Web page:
Turtles are often considered to be quite "hardy" animals, meaning they are not prone to falling victim to illness easily, even without a proper understand of their basic requirements. But, that doesn't mean are invincible. This guide will give you an overview of the 6 most common pet turtle diseases.
Swollen Eye Lids
Swollen Eye Lids Symptoms
One of the most common turtle conditions are swollen eye lids.
The severity of swollen eye lids can range from a slight reddening of the orbital and conjunctiva (around their eyes) glands and a few tears to eyes that are completely swollen shut.
Usually, this condition is caused by a vitamin A deficiency, which is the result of a poor diet, often due to pet owners becoming way too over-reliant on feeding them turtle pellets.
This can usually be avoided by simply feeding your turtles a range of foods, and limiting pellets and other protein sources to less than 50% of their food.
A vitamin A deficiency isn't the only thing that can cause swollen eye lids however...
The quality of the tank water can also lead to this condition.
Too much chlorine, or a clogged filter that isn't doing its job can also cause swollen eye lids.
If this is the case, remove the turtle from the water, fix the water problem and give him or her half a day or so to heal up.
But, that isn't quite everything...
This condition can also be caused by your turtle injuring him or herself, or poking him or herself in the eye. You'll know that this was the likely culprit if your turtle has 1 (instead of both) swollen eye lid.
Swollen eye lids are a common, but typically easy condition to eliminate in turtles. The next one is a little more troublesome...
Bacterial Eye Infections
Bacterial Eye Infection Symptoms
As opposed to some swollen eye lids, a bacterial eye infection on the other hand is a step up on the serious scale.
The big concern with this type of condition is that it can quickly spread to the turtle's nose and mouth, and eventually lead to often fatal respiratory diseases.
Although the symptoms of a bacterial eye infection look extremely similar to a simple pair of swollen eye lids, there are a few key differences to be keenly aware of.
The biggest giveaway is the appearance of small white dots on the turtle's cornea, which can then spread throughout the eye, and even lead to the development of ulcers.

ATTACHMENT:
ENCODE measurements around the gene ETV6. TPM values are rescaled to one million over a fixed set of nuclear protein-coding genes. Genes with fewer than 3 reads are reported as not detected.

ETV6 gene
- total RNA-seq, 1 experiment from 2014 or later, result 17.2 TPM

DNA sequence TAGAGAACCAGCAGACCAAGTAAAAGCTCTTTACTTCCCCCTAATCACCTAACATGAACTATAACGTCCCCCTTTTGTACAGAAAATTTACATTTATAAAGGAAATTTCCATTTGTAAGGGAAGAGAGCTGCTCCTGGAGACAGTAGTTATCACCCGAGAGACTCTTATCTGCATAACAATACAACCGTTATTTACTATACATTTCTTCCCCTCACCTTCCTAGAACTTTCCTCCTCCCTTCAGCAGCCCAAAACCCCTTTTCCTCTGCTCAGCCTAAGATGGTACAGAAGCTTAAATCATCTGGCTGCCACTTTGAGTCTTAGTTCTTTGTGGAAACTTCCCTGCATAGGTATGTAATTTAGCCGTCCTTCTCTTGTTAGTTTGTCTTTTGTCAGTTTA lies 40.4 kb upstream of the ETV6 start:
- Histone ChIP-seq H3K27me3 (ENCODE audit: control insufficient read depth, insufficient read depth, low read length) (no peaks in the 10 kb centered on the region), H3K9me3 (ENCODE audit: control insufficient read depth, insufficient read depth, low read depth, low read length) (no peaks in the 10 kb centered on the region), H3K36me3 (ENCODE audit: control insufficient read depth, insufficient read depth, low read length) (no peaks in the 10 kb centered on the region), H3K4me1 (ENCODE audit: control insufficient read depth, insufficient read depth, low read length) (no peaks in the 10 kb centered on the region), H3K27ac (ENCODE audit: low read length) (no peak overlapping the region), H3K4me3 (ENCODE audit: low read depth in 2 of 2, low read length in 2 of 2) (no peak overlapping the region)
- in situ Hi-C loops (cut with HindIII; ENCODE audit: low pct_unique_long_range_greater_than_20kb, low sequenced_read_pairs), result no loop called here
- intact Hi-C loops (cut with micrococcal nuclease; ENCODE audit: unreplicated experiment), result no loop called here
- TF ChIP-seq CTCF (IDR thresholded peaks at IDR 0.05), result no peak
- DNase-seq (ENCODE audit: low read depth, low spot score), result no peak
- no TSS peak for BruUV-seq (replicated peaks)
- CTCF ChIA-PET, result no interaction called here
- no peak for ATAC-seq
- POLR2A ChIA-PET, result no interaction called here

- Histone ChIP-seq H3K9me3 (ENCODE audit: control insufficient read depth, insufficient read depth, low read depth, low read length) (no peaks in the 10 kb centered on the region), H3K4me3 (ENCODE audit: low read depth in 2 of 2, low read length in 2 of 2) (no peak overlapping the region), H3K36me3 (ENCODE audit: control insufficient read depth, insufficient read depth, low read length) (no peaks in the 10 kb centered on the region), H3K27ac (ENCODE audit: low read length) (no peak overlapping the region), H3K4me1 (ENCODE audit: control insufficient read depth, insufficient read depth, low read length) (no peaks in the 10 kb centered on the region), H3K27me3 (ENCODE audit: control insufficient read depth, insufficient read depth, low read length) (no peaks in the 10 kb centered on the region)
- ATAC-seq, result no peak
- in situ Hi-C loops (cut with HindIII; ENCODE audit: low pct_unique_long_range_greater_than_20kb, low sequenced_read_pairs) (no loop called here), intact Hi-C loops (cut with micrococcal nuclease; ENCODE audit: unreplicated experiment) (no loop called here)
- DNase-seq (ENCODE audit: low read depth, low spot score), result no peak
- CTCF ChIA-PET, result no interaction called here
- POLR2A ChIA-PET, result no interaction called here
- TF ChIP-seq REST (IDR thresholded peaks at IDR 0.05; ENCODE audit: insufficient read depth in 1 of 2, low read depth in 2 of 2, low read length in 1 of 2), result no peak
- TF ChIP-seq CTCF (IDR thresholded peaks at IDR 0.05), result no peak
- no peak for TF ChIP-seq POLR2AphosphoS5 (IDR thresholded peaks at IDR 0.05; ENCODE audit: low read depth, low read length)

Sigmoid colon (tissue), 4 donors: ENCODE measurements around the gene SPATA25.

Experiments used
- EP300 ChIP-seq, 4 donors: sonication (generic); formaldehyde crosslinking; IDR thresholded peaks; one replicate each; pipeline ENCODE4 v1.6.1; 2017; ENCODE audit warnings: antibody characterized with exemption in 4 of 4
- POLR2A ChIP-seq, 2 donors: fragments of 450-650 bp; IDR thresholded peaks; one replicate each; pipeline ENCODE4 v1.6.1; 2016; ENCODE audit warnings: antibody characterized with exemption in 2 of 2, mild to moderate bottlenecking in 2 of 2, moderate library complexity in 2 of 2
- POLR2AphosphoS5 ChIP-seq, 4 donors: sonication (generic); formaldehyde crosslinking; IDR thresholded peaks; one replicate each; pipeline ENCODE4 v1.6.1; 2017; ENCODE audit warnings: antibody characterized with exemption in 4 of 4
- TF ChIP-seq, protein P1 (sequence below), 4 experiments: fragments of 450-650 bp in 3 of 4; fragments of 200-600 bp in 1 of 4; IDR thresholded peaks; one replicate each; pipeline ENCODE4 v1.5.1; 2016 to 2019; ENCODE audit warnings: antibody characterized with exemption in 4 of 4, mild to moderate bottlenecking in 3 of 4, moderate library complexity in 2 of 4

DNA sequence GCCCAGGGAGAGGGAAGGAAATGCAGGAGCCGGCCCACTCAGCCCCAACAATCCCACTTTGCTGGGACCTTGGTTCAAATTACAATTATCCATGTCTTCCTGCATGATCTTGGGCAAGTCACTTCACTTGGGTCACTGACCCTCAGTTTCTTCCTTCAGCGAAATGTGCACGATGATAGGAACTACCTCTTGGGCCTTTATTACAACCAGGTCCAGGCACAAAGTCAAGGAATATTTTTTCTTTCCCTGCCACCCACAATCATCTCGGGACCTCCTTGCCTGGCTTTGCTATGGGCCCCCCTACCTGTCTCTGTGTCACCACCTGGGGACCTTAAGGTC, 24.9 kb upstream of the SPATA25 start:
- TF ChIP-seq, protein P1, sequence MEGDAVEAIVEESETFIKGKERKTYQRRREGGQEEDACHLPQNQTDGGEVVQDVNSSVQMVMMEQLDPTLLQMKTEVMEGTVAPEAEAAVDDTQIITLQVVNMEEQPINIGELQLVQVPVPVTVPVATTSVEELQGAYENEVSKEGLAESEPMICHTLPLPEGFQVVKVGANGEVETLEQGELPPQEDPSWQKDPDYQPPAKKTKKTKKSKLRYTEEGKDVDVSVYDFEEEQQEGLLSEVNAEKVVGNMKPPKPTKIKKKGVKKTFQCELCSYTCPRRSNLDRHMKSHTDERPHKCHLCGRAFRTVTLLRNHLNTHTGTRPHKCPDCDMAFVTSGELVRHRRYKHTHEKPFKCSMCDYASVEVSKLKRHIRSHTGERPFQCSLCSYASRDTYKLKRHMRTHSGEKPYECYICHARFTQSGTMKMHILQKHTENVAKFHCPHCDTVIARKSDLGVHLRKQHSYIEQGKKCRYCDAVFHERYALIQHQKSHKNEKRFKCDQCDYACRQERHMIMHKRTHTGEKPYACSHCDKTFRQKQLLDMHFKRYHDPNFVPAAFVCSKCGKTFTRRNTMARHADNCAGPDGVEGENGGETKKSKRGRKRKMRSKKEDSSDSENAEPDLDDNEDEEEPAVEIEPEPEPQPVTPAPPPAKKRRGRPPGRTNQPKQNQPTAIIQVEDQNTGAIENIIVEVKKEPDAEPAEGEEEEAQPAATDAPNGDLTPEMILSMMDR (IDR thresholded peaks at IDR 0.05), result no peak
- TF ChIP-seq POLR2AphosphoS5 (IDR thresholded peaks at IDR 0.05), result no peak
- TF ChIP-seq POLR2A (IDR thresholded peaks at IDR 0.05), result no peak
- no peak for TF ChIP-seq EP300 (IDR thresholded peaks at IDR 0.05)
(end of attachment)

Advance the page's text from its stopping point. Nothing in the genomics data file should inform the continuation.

If there is any kind of liquid pouring out from the nose and mouth, watch out, because it's likely this isn't just a swollen eyelid problem, but a bacterial eye infection.
Bacterial eye infections occur for a multitude of reasons, but often they develop because of unfiltered or dirty water, or from the turtle catching it from something that hasn't been sterilised, or something contaminated in his or her habitat.
To get rid of a bacterial eye infection, you'll almost certainly need to see a vet. If it's a terrestrial turtle, often times topical eye antibiotics are enough.
Because water turtles such as red eared sliders spend the majority of their lives in water however, an injectable antibiotic is needed as the medicine would wash away as soon as the turtle enters the water.
But wait, there's one more common condition that looks an awful lot like swollen eye lids or a bacterial infection, that you really need to watch out for.
Hypovitaminosis A Symptoms
Hypovitaminosis A, otherwise known as a vitamin A deficiency, can often times be confused with swollen eyelids or a more serious bacterial eye infection.
The most obvious (and usually the first) symptom of this condition are swollen eye lids.
But whereas swollen eye lids and bacterial eye infections have causes ranging from being poked in the eye to the animal touching a contaminated object in the tank, the cause of hypovitaminosis A is almost always the fault of the owner; a lack of vitamin A in their diet.
This happens when pet owners became way too over-reliant on turtle pellets, believing that this is the only thing they need to feed them.
Turtle pellets, while nutritious and a great source of protein, cannot be the only source of food for any pet turtle.
Most pet turtles (and especially water turtles like sliders and painteds) need a majority-plant or vegetable based diet as they grow into adults.
This will depend on the species, but generally, fresh greens and plants such as dandelion leaves, red leaf lettuce, dark green lettuce (not iceberg) and small quantities of vegetables such as cucumber, zucchini and squash are great sources of vitamins for most pet turtle types.
Unfortunately, hypovitaminosis A is easy to correct, by giving the turtle oral or injectable vitamin A (as well as fixing their diet) but difficult to diagnose, as this will usually involve a visit to the vet for tests and blood-work.
Ensuring that your pet turtle's dietary needs are being met is far and away the easiest way to prevent this condition from happening.
However, that isn't everything that can occur from a vitamin A deficiency...
Related to hypovitaminosis A are abscesses, which can appear anywhere on or inside a turtle's body, but often develop near the ears or eyes.